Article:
Nuke-newbie

Ok so I'm no Homer J. Simpson but how come a nuclear power-thingamigger needs external power as seen in fukashima? Once the generation starts, why doesn't control room and other operations power run off parasitic power?  Sure triple back up with diesel and batteries but come for a nuke plant to run out of duracell power to run cooling pumps?  Isn't that why we have a nuclear navy? Or am I missing some law of thermodynamics.

9 Replies

  • Anonymous
    Anonymous

    nuclear reactors once tripped must be cooled due to decay heat. its not something that is just turned off with a switch

  • I know they must be cooled but, like a car once the engine starts the alternator runs the electrical; how come once the reactor is at power will you not have enough juice to cool all decay and reactor related heat sinks?  There isn't enough heat out of decay to get any power? Even supplemental cooling pumps started? But the decay is hot enough to boil zinchromium in seawater or something like that. Maybe not megawatts but watching the meltdown in Japan there seems to be alot of outgassing or pressure that if taped to an emergency generator would have saved alot of headaches.  

    Again I'm no scientist but what about a decay heat power reactor in the swimming pool reactors and spent pools.  Just shooting off the hip.... Maybe a molten metel transfer for a  ~1Mw output to drive a battery bank/capacitor and control room.  Then tie into the grid for redundant redundancy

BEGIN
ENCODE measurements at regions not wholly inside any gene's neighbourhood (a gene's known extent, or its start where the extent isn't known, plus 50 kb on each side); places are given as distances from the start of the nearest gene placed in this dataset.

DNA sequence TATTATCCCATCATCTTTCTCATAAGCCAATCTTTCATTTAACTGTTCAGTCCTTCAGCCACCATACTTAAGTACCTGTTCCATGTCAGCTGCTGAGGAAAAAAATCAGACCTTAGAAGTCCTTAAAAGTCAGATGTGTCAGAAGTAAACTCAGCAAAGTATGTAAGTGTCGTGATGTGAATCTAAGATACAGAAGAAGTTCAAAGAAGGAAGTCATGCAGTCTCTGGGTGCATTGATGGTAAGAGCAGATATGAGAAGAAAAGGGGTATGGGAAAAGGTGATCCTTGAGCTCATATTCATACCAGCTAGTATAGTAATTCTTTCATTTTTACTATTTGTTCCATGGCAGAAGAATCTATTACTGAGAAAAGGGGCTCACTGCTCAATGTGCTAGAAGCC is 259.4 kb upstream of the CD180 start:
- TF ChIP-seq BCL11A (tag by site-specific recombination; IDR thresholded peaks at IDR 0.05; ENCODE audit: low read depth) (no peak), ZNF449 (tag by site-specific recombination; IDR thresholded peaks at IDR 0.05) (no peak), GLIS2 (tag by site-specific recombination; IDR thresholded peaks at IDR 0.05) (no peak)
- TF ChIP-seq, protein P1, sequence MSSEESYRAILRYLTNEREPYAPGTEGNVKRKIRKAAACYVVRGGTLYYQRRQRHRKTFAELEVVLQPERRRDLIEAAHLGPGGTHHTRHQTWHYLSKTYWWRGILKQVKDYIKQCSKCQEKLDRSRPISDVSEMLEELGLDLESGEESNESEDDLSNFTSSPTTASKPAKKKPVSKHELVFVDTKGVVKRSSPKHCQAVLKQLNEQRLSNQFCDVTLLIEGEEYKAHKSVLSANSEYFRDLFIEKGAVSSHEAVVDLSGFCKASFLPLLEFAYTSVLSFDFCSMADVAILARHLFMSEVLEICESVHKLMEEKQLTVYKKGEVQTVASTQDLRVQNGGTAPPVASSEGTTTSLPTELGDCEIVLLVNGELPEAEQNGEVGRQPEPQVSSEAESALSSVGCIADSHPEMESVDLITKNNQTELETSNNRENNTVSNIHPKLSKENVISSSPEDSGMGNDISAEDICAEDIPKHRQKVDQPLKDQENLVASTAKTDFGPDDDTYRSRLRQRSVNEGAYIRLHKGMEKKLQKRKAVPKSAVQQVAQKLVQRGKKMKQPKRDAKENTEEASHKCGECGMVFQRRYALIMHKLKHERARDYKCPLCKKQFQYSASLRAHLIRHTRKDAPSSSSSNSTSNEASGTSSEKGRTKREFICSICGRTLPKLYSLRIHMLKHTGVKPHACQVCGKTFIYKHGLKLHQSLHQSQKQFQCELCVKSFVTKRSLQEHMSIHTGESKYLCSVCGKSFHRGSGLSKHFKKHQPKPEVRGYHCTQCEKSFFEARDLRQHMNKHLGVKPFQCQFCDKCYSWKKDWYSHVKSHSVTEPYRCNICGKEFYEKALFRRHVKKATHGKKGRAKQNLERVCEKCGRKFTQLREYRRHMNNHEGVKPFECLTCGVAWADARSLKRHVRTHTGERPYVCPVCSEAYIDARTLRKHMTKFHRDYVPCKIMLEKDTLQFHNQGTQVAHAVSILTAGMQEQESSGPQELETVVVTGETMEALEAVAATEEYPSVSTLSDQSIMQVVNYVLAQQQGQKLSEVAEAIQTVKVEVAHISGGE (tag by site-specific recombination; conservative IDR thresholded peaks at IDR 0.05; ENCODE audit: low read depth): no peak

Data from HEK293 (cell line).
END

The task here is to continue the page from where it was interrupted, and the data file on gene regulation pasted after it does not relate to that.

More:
• Anonymous
    Anonymous

    In reply to Salamnder:

    there are some plants that have steam driven pumps that do that very thimg. i  shoulden get in to the works of it. i dont know if bw reactors are equipt with them though.

  • In reply to Anonymous:

    Interesting, thank you.  Now how much plutonium is needed to generate 1.21 giggawatts? (only thing that stayed timely in that movie was Libyan terrorists), 1985 here we go!

  • Anonymous
    Anonymous

    In reply to Salamnder:

    BWR plants do use residual steam to drive a RICC turbine pump for core cooling

  • Anonymous
    Anonymous

    In reply to Anonymous:

    but the steam pumps dont work well when the piping is ripped off due to an earthquake  thats above  the design basis of a plant.

  • Anonymous
    Anonymous

    In reply to Anonymous:

    many of the us plants have many  emergency assets that can be used many of which i can nt talk bout on a public forum.

  • In reply to Anonymous:

    RCIC is Reactor Core injection coolant system they run off electric pumps. HPIC is High Pressure coolant injection system that is the steam turbine driven pump in a nuclear plant.

  • In reply to Salamnder:

    Once a reactor goes scram power production of the plant stops. Either off-site power must be utilized to run the plant including the residual heat removal system to cool the reactor to what is known as cold standby. Then continuous cooling of the system must be maintained. In the event off-site power is not available emergency diesel generators are used as back-up power to maintain cooling. No matter what once a plant is off line some form of power must be used to keep it cool. There are new battery back-up systems now being deployed, but again they only provide a certain time frame of availability. Most plants in the US do have back-up cooling systems where pumps can be directly hooked into the cooling systems to keep the reactor cool either with  fire trucks or portable diesel pumps.

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